In the early thirteenth century, at a time when so much of Europe was issuing an emphatic “no”, the Languedoc said “yes”. Yes to greater freedom of religion, yes to increased economic freedom, yes to more freedom for Jews and not persecution. In June, 1209, the Languedoc was likely the most free and the most wealthy realm in Europe. The size of its great cities such as Beziers, Carcassonne, and Toulouse, rivaled or surpassed London, Paris, and Rome itself. Albigensians and Waldensians, groups that thrived in the Languedoc under protection, groups that either did not believe or did not practice their faith in the way of the Catholic Church, were deemed to be heretics.

Pope Innocent III declared heretics to be more evil than Saracens and launched the Albigensian Crusade. It ravaged a free and prosperous land. It led to the oppression and brutality of the Inquisition. C.S. Lewis declared that if not for the Albigensian Crusade, the Renaissance would have begun in the Languedoc in the thirteenth century two-hundred years before it began in Italy.

The largest intact Medieval walled city in Europe is Carcassonne. It is the Chateau Comtal, the castle of the city of Carcassonne, that is pictured on the cover of Taking the Cross. When I traveled to the Languedoc, I was able to go inside the Chateau Comtal, the castle of Viscount Raimon Roger Trencavel I, who is a main character in Taking the Cross. From the Chateau Comtal, I went to the nearby Tower of Heretics. It is so named because heretics were hanged there after the Albigensian Crusade from the crossbeams of the roof of the tower.

It was in the Tower of the Heretics that the history of the Languedoc came alive for me. As I stared up at the broad crossbeams, it was as if I could hear the screams and feel the suffering of those who were hanged, feel the heat and smell the smoke from those burnt at the stake. Even though it took me many years to figure it out, it was then I knew I had a story to tell.

The first installment of that story is Taking the Cross.

Taking The Cross

 

Taking the Cross cover

In full compliance with FTC Guidelines,
I received this book for free in exchange
for a fair and honest review.
I was in no way compensated for this post
as a reviewer,
and the thoughts are my own.
Taking The Cross
By
Charles Gibson
PublisherKöehler Books
Pub. Date: October 1, 2014
ISBN: 1940192277

Pages:  269
Genre:  historical fiction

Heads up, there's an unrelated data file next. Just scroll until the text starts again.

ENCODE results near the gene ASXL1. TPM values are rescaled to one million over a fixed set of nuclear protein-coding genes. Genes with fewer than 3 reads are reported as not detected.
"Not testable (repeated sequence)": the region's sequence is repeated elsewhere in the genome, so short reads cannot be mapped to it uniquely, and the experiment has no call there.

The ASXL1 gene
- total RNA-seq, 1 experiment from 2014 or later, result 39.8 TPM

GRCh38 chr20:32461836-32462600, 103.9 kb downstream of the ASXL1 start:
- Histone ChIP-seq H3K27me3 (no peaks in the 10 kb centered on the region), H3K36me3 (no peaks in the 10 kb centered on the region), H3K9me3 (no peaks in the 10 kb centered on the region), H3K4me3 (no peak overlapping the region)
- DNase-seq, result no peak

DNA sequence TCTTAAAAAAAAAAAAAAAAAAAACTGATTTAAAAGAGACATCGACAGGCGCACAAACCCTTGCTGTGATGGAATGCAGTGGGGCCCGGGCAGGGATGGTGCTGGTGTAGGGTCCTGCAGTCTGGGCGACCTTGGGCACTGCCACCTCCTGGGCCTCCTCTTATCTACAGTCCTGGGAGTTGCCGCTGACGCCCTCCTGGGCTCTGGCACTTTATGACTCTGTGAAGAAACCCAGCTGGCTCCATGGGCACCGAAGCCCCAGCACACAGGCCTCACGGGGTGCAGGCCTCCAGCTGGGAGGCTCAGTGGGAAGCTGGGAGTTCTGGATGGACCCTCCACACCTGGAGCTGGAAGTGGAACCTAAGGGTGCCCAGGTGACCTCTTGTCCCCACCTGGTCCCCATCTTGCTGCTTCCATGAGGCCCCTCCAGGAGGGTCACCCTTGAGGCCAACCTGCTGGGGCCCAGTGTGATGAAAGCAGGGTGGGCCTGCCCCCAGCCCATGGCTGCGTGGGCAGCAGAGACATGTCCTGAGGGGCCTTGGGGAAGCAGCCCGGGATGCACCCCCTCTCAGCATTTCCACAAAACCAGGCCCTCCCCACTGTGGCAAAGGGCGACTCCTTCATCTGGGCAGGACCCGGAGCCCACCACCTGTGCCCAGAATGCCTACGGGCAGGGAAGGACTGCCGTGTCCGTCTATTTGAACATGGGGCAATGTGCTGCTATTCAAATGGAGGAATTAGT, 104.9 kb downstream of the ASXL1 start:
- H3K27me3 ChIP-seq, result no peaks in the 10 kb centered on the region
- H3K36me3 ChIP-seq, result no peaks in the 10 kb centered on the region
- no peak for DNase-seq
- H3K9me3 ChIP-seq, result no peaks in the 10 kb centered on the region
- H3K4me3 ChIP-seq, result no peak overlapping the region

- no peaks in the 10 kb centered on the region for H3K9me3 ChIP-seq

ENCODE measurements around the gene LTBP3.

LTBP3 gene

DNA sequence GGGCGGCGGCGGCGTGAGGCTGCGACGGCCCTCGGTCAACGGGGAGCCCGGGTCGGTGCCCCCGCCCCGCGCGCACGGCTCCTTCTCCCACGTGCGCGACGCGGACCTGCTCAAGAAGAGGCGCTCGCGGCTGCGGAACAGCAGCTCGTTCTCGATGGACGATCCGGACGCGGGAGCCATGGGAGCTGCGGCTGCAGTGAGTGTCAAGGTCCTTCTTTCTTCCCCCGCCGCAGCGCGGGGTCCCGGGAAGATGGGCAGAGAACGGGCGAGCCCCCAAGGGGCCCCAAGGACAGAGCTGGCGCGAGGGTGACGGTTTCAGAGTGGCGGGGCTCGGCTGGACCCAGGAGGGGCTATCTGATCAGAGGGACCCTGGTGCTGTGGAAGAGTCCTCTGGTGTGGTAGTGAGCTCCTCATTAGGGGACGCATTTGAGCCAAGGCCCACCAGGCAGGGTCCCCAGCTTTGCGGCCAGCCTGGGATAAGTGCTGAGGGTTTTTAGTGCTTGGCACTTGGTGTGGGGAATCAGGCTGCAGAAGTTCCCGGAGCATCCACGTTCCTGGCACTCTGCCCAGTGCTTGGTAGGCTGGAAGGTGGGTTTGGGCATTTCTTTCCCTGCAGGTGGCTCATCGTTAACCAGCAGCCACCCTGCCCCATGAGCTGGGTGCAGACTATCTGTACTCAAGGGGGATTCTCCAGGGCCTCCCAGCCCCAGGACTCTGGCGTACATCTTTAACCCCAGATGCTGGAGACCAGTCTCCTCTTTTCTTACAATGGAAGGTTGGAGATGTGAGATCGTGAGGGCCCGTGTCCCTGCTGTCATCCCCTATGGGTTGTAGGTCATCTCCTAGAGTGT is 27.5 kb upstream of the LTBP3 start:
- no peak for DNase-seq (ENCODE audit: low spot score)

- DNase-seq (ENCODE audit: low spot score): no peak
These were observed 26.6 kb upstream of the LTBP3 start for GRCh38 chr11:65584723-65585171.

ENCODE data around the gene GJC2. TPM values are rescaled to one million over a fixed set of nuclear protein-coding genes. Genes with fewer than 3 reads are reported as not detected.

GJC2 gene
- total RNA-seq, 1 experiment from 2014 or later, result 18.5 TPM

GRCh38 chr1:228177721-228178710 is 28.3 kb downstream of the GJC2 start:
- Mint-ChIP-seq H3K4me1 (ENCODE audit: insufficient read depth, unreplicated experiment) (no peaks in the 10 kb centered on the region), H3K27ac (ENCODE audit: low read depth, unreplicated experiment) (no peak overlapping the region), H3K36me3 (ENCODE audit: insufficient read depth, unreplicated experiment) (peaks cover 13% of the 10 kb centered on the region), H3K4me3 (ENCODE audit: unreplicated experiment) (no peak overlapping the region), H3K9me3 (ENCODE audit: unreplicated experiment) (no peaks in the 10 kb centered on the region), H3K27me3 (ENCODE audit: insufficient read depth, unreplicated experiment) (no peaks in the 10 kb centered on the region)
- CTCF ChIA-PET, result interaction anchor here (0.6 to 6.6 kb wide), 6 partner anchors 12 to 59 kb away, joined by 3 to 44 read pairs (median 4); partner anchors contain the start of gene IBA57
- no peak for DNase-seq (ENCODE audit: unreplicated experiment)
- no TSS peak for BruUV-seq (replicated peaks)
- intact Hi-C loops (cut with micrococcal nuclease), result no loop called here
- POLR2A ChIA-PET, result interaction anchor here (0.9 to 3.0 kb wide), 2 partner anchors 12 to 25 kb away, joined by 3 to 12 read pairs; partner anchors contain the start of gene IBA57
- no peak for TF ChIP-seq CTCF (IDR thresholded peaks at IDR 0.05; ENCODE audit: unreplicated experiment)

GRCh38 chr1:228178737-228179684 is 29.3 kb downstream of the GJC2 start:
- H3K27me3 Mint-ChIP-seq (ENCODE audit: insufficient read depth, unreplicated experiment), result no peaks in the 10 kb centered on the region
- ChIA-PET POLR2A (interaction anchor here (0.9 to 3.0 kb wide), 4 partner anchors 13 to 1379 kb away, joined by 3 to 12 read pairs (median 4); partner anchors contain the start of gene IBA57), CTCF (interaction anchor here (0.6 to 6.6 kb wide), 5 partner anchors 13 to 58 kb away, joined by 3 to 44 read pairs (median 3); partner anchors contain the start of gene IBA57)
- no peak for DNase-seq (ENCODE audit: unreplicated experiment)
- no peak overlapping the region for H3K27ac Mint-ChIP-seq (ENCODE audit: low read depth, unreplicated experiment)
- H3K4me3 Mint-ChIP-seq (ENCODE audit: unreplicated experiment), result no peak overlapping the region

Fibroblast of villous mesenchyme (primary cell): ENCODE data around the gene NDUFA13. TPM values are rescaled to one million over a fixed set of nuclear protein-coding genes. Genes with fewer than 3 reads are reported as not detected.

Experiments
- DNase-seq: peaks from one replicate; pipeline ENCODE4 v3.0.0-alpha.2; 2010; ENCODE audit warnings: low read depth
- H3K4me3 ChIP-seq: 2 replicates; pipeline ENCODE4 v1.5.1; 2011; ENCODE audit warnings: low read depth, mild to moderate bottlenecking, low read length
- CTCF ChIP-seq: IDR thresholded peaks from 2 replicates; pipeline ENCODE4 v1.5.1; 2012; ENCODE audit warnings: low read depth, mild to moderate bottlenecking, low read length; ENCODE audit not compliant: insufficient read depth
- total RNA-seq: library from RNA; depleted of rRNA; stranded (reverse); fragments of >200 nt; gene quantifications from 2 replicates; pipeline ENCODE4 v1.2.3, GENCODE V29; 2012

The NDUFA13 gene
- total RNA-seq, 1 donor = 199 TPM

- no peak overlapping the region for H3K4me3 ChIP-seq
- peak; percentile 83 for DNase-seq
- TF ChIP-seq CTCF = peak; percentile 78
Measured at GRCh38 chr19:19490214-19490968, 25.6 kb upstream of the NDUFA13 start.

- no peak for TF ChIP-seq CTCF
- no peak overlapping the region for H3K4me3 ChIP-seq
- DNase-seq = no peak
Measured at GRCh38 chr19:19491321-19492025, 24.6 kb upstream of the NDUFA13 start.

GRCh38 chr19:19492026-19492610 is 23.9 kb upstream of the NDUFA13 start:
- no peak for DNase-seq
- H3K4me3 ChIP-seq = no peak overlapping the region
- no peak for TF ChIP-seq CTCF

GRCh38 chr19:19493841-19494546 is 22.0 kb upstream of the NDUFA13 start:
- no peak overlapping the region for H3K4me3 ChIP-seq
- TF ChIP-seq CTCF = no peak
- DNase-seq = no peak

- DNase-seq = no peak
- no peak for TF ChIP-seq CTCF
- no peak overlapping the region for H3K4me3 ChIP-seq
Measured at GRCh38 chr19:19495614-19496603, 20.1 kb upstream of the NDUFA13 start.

Source: Received
from the publisher for a
virtual book tour on France Book Tours 

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WHAT IS IT ABOUT

 

Taking the Cross is a historical novel by Charles Gibson about the little-known crusade launched by the Roman Catholic Church against fellow Christians in France, a time of great religious turmoil and conflict.

In the Middle Ages not all crusades were fought in the Holy Land. A two-pronged threat to the Catholic Church was growing within Christendom itself and Pope Innocent III called for the crusade against heresy to eliminate both the Albigenses and Valdenses, two movements that did not adhere to Church orthodoxy.

Andreas, a knight who longs to go on crusade to the Holy Land, finds himself fighting against one in his French homeland. While Andreas wages war for the lives and religious freedom of his people, a battle rages within his soul.

Eva, a young woman of a new religious order, the Beguines, discovers a secret message within a letter about the death of her father in the Holy Land. As she learns more of her father, she is forced to confront the profound and perilous spiritual inheritance he has bequeathed to her. A legacy for which she must fight.

Hearing of the feats of Andreas, Eva senses her inheritance may lead her to him.

Filled with battles of the flesh and the spirit, Taking the Cross reveals a passionate aspect of Medieval times where some fought ardently for the freedom of others. [provided by the author]

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ABOUT THE AUTHOR

Taking the Cross - Charles GibsonCharles Gibson first started reading about history and geography when he was seven.
He wrote his first short story at the age of nine.
He continues to read and write whenever he can.
Charles has spent many years researching the Middle Ages and the Crusades,
and has traveled to the Languedoc region in France.
He has combined the passions of history and geography and prose to finish his first novel, Taking the Cross.
It takes place during the summer of 1209 in France.
Charles Gibson has previously written for the inspirational book series God Allows U-Turns
as well as for a Minnesota newspaper.
He also works as a project manager for a medical device company.
He also loves travel writing,
and would like to start his own magazine some day about travel as a journey through life.
The dominant theme of his writing is freedom.
“It was for freedom that Christ set us free;
therefore keep standing firm and do not be subject again to a yoke of slavery.”

He lives in Minnesota with his lovely wife and energetic sons.
He can be reached at cg [at] charlesgibson [dot] net

Visit his website. Follow him on Facebook, Twitter , Google +

Send him your questions and comments.